"Stolen Moments: Namibian Music Untold," a new exhibit currently showing at London's Brunei Museum at SOAS University of London, seeks to revive the musical Namibian musical traditions that the apartheid regime attempted to erase.

"Imagine you had never known about the musical riches of your country," said the exhibit's curator Aino Moongo in a statement of purpose on SOAS' site. "Your ears had been used to nothing but the dull sounds of country's former occupants and the blaring church and propaganda songs that were sold to you as your country's musical legacy. Until all at once, a magnitude of unknown sounds, melodies and songs appear. This sound, that roots your culture to the musical influences of jazz, blues and pop from around the world, is unique, yet familiar. It revives memories of bygone days, recites the history of your homeland and enables you for the first time to experience the emotions, joys and pains of your ancestors."

Photo (c) Dieter Hinrichs

The 'Stolen Moments" project began in 2010 in an effort to champion Namibia's unsung musical innovators. For the collection, Moongo and Assistant Curator, Siegrun Salmanian—along with a group of international scholars, artists, photographers and filmmakers—curated a large-scale photo exhibit that also features a 120-minute video projection, focusing on the dance styles of the era, along with listening stations, a sound installation that features "100-hours of interviews with musicians and contemporary witnesses," and displays of record covers and memorabilia from the period between 1950-1980.

The musicians highlighted, produced work that spanned a number of genres—a marker of the country's vast and eclectic underground scene. Artists like the saxophonist Leyden Naftali who led a band inspired by the sounds of ragtime, and the psychedelic rock and funk of the Ugly Creatures are explored through the exhibition, which also centers bands and artists such as The Dead Wood, The Rocking Kwela Boys, Children of Pluto and more.

"There are many reasons why you've never heard this music before," Moongo continues. "It was censored, suppressed, prohibited and made almost impossible to listen to. Its creators are either long gone or have given up on music making, by reasons of adversity, death and despair. And yet this beautiful music exists with a liveliness, as if it had never stopped playing. It is still in the minds of the few who can remember, with the ones who played it, and on those rare recordings that have survived in archives and record collections scattered around the globe. Allow me to share these stolen moments with you."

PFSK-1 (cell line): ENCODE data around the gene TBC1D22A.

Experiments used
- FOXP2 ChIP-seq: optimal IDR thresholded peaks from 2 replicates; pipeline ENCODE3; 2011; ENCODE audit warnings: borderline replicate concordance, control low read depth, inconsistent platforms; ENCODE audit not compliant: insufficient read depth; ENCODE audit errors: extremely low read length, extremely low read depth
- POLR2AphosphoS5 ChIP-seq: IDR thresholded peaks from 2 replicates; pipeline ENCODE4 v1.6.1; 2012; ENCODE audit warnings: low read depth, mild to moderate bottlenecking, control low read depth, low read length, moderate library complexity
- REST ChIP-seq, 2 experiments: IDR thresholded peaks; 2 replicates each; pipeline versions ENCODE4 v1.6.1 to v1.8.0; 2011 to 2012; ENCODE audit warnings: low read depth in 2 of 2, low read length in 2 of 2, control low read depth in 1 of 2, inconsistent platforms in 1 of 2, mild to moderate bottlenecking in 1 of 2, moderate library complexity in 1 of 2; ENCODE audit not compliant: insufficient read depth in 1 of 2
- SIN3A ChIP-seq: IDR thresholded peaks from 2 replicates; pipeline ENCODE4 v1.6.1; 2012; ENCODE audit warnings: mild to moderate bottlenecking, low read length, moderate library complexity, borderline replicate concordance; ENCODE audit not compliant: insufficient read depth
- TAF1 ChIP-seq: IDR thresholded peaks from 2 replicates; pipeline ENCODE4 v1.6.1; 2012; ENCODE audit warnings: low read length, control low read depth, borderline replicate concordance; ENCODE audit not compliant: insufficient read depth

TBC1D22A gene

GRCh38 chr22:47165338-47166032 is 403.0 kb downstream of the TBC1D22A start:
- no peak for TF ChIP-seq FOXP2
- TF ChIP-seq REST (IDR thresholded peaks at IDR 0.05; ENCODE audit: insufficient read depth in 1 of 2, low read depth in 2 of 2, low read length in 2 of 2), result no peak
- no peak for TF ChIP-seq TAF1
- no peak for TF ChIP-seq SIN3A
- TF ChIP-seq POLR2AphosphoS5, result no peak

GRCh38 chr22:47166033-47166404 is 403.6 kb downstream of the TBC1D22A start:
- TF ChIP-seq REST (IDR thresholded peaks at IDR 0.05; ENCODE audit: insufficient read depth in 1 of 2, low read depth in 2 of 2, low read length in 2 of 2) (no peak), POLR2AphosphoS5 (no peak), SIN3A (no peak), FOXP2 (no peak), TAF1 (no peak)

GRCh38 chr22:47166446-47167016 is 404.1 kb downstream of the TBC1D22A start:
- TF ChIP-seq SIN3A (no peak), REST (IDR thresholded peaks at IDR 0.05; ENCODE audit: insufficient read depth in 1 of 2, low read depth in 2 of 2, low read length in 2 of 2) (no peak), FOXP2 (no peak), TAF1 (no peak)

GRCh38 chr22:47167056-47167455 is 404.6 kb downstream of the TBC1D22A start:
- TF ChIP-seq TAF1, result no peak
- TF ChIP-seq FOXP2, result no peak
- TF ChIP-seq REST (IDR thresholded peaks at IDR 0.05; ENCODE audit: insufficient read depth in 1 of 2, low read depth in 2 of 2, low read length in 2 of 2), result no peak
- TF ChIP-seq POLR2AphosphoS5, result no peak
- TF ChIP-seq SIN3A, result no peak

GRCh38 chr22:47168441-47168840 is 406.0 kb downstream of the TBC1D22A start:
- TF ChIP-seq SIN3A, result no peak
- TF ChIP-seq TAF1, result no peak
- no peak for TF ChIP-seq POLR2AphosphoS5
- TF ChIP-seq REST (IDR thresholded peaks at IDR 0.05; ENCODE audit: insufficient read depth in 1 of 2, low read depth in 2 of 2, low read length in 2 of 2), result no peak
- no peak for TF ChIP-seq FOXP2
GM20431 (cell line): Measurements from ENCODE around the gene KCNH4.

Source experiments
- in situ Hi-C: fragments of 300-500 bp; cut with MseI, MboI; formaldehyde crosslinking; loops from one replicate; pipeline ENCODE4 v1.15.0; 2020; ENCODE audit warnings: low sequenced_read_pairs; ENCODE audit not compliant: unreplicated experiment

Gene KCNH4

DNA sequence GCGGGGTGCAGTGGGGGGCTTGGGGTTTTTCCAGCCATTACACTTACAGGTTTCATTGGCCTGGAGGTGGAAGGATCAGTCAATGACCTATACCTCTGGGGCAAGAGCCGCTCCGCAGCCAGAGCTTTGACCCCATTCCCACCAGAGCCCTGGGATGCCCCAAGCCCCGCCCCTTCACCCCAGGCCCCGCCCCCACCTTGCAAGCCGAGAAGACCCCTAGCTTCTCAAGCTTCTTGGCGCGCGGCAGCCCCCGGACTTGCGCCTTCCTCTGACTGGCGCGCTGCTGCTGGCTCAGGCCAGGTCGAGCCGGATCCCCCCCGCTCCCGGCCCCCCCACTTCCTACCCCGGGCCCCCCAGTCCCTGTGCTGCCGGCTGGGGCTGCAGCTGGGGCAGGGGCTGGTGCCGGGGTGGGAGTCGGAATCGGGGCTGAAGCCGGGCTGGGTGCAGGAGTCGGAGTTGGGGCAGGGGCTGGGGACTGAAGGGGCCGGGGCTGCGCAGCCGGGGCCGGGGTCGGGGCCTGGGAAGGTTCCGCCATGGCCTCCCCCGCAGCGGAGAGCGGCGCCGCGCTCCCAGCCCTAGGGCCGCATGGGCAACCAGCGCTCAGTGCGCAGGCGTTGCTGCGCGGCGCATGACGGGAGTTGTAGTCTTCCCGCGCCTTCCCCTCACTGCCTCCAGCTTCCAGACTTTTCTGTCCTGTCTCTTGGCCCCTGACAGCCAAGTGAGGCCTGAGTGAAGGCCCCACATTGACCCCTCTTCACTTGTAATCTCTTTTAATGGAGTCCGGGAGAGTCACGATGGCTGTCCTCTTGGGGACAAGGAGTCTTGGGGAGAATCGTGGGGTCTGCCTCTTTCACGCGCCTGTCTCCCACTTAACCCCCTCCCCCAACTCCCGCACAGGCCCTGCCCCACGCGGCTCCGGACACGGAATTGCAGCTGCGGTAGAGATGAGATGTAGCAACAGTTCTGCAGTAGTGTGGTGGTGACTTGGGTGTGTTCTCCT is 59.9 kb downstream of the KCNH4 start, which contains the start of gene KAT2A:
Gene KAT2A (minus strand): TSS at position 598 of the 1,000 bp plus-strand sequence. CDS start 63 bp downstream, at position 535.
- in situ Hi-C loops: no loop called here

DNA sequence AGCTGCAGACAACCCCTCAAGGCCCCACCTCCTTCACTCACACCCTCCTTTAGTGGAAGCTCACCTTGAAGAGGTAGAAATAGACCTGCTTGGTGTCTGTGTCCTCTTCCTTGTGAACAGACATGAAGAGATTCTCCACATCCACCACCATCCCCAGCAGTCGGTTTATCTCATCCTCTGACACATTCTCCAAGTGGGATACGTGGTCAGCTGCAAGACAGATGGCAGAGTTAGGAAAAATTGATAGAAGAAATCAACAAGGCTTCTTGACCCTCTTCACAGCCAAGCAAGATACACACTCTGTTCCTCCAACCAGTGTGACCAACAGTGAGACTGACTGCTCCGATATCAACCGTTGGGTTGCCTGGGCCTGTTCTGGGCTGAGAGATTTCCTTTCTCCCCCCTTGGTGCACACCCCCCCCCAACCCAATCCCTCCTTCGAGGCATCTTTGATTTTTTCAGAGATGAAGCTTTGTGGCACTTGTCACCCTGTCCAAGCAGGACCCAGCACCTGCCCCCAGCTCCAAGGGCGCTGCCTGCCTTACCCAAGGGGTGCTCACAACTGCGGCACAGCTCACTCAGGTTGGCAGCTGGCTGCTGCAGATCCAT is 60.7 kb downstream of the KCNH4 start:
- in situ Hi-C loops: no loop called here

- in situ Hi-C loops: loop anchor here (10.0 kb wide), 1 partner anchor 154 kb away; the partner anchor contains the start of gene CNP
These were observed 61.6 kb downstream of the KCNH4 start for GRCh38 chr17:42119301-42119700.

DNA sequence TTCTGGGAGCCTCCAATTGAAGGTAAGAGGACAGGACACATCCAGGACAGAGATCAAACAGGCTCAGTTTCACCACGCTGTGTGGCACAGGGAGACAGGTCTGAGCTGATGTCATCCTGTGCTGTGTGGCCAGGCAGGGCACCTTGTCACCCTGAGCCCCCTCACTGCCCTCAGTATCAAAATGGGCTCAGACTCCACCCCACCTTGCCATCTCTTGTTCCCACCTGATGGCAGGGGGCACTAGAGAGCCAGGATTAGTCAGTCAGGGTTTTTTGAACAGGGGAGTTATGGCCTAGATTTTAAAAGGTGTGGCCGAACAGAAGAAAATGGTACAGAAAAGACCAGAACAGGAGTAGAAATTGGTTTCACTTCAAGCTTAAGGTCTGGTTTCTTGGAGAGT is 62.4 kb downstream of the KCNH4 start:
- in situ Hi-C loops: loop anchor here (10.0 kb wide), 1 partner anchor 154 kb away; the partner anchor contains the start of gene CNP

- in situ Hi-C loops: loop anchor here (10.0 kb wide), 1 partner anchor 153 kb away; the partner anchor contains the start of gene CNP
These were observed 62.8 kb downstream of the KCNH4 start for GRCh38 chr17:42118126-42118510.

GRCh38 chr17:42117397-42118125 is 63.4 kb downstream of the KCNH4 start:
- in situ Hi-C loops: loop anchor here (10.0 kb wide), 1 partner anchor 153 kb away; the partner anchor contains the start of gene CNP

Photo (c) Dieter Hinrichs


Photo (c) John Liebenberg

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"Stolen Moments" is now showing at the Brunei Gallery in London and runs through Sept 21.

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Foul Language and Depictions of Rape Spur a Book Recall Campaign in Kenya

Kenya's Top Book seller pulls a South African book for youth due to foul language.

A main book supplier in Kenya, Text Book Centre, has announced that they would not stock a book due to its "vulgar and foul language." The book, Blood Ties, was written by South African author Zimkhitha Mlanzeli. The banning comes just after a video went viral in Kenya of a school child having a verbal outburst peppered with strong language. As reported by BBC, the removal was sparked by parents showing outrage after excerpts from the book were shared on twitter. These excerpts contained use of the f-word as well as a description of a rape scene.

As per their statement, the Text Book Centre claims they believe in "upholding high moral standards and raising generations of responsible citizens who are not only educated but ethical." The Kenyan publisher, StoryMoja, has defended the book in a statement of their own. They argue that the book is part of a new series showcasing books that deal with "contemporary societal issues" and that this particular book is a fictional story that grapples with the negative repercussions of peer pressure. "In actual fact, the book guides readers on the steps to take should they find themselves in a similar situation and underscores the sensitivity with which victims of sexual abuse should be treated." The statement also highlights the fact that the publishers had listed Blood Ties for readers in high school or above.


The discrepancy is that some schools have recommended the book as a reader – meaning for younger children aged 12 or 13 – though it has not been approved by the Kenyan Institute of Curricular Development (KICD), the entity in charge of managing texts used in schools. In a tweet, the KICD claimed that the book was not approved and that some teachers may be recommending texts without ensuring they were endorsed by the KICD. The dispute is sparking debate as to what should be taught in Kenyan schools.

As of late this morning, StoryMoja is in the process of recalling all copies of the book from stores and schools across Kenya. In a tweet they claim that it is because they have determined the language used in the book is the issue and not the subject matter.

Censorship is always a contested topic, just last month we reported on Nigerian authorities censoring a music video for "threatening security." Also, Kenya's censorship tactics have been in the global eye since a refusal to screen the film Rafiki for its homosexual heroines despite being lauded at international film festivals.

Here are some reactions from Kenyans on Twitter: